Technology-based education firm K12, Inc., which hoped to be able to profit from the pandemic-related shift to virtual learning , has been hit with a securities class action lawsuit alleging that the company’s share price declined after school systems using its platform to address their online learning needs allegedly experienced disappointing results. A copy of the shareholder plaintiff’s November 19, 2020 complaint can be found here.
Continue Reading Online Learning Firm Hit with COVID-19-Related Securities Suit

When the news circulated in February that the Equifax data breach securities lawsuit had settled for $149 million, I wondered whether the sizeable settlement might further encourage plaintiffs’ lawyers to file more securities suits against companies that had experienced cybersecurity incidents. As it has turned out, there have been no new cybersecurity incident-related securities suits filed since then – until now. Earlier this week, a plaintiff shareholder filed a securities suit against title insurance and insurance services company First American Financial Corp., which experienced a significant cybersecurity incident in May 2019. As discussed below, the filing of this complaint is noteworthy in several respects. A copy of the complaint in the recently filed First American securities lawsuit can be found here.
Continue Reading Title Insurance Company Hit with Cybersecurity Incident-Related Securities Suit

Bill Boeck

Ransomware attacks are on the increase, putting the target organizations in the uncomfortable position of having to decide whether or not to pay the demanded ransom. As if that were not tough enough, an October 1, 2020 advisory statement by the U.S. Treasury Department’s Office of Foreign Assets Control (OFAC) warns that companies paying ransoms under these circumstances may risk violating OFAC regulations and could be subject to penalties. In the following guest post, Bill Boeck takes a look at the OFAC advisory and its implications.  Bill is Lockton’s Global Cyber Product and Claims leader and U.S. Financial Lines Claims Practice Leader. A version of this article previously was published as a Lockton client alert. I would like to thank Bill for allowing me to publish his article as a guest post on this site. I welcome guest post submissions from responsible authors on topics of interest to this blog’s readers. Please contact me directly if you would like to submit a guest post. Here is Bill’s article.
Continue Reading Guest Post: OFAC Warns Against Paying Cyber Ransoms to Sanctioned Entities

John Reed Stark

Along with all of the other anxieties about the upcoming Presidential election, there is the concern that someone, somewhere will use some type of cyberattack to interfere with the electoral process. If that were to happen, the immediate question will “Who did it?” In the following guest post, John Reed Stark, President of John Reed Stark Consulting and former Chief of the SEC’s Office of Internet Enforcement, underscores the difficulties associated with identifying the actors behind any cyberattack and cautions against jumping to conclusions about who might have been involved. A version of this article previously was published on Cybersecurity Docket. I would like to thank John for allowing me to publish his article as a guest post on this site. I welcome guest post submissions from responsible authors on topics of interest to this blog’s readers. Please contact me directly if you would like to submit a guest post. Here is John’s article.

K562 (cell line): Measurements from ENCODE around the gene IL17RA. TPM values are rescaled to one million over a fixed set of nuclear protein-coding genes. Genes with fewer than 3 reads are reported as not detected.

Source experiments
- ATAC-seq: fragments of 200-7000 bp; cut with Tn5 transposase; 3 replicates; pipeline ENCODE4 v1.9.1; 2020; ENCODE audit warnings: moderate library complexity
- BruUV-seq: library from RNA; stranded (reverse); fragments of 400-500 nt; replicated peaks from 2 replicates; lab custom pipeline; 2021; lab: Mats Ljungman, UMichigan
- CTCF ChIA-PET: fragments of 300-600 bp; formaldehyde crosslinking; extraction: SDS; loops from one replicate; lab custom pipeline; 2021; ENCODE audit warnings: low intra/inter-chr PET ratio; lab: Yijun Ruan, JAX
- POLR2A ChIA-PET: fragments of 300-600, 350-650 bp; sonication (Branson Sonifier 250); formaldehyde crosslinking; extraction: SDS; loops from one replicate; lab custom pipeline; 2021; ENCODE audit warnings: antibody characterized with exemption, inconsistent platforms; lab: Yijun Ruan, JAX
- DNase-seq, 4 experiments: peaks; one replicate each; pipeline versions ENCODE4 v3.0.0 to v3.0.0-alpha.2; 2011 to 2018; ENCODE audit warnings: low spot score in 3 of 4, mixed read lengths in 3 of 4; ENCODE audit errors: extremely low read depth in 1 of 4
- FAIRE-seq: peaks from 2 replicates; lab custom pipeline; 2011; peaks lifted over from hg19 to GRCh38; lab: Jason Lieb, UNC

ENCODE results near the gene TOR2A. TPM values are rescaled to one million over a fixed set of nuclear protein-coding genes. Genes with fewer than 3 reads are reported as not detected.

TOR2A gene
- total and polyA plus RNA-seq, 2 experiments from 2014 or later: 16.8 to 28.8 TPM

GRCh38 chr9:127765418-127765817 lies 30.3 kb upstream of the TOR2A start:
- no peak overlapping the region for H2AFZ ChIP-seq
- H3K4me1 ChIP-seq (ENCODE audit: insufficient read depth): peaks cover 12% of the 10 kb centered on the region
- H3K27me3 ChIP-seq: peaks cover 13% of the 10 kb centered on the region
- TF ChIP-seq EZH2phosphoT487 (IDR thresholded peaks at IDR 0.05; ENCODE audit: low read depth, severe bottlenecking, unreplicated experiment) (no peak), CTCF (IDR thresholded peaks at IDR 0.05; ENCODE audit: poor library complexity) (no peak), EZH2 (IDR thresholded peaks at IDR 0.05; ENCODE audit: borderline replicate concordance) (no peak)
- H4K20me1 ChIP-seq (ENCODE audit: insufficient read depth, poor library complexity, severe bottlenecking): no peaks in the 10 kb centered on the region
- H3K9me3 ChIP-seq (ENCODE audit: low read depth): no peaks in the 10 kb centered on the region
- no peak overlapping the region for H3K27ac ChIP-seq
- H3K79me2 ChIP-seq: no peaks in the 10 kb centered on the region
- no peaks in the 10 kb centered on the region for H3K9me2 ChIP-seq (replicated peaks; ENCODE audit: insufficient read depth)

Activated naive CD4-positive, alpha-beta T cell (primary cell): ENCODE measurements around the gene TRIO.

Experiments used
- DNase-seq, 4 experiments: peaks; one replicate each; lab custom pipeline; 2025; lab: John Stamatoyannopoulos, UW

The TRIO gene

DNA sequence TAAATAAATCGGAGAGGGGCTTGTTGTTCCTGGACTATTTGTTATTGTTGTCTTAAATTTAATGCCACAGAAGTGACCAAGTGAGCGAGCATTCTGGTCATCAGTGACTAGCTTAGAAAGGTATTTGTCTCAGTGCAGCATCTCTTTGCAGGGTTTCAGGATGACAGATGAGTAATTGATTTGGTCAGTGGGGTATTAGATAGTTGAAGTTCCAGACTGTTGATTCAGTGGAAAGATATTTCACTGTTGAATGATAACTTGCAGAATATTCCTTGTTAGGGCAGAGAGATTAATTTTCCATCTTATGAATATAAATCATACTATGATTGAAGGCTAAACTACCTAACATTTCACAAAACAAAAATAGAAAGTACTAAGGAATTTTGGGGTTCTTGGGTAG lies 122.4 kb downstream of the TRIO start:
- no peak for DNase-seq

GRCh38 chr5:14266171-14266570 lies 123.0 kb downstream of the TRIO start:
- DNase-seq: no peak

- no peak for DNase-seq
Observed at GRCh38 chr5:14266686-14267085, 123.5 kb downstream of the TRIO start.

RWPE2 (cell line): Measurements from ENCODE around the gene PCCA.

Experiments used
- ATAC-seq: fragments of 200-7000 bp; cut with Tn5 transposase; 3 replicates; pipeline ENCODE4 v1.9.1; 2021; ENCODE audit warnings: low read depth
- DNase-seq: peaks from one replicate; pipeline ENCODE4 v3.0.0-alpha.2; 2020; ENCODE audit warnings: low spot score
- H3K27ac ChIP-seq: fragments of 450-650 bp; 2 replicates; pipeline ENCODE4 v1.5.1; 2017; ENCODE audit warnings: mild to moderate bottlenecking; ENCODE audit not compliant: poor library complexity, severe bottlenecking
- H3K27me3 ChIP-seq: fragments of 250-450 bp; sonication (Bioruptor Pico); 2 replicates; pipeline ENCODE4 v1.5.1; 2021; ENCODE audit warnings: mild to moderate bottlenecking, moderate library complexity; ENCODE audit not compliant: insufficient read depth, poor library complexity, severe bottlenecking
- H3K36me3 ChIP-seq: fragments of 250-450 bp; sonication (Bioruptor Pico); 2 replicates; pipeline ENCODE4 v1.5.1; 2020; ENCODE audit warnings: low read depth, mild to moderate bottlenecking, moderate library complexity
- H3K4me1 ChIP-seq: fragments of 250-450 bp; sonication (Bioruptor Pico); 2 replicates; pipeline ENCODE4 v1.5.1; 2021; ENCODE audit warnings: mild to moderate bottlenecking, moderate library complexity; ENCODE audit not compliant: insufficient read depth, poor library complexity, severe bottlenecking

Continue Reading Guest Post: Attribution on Election Cyber-Attacks: Don’t Rush to Judgment

John Reed Stark

In the following guest post, John Reed Stark President of John Reed Stark Consulting and former Chief of the SEC’s Office of Internet Enforcement, takes a look at questions of confidentiality surrounding a discovery dispute between class action plaintiffs and a data breach victim company relating to forensic work conducted by Crowdstrike, Inc. in connection with a 2018 data security incident at Marriott International, Inc. As Stark notes, the issue of protecting the confidentiality of post-data breach forensic findings (when the forensic firm is typically engaged by counsel) has become of critical importance and has significant consequences. A version of this article previously was published on Cybersecurity Docket. I would like to thank John for allowing me to publish his article as a guest post on this site. I welcome guest post submissions from responsible authors on topics of interest to this blog’s readers. Please contact me directly if you would like to submit a guest post. Here is John’s article.
Continue Reading Guest Post: More Battles Over Digital Forensic Findings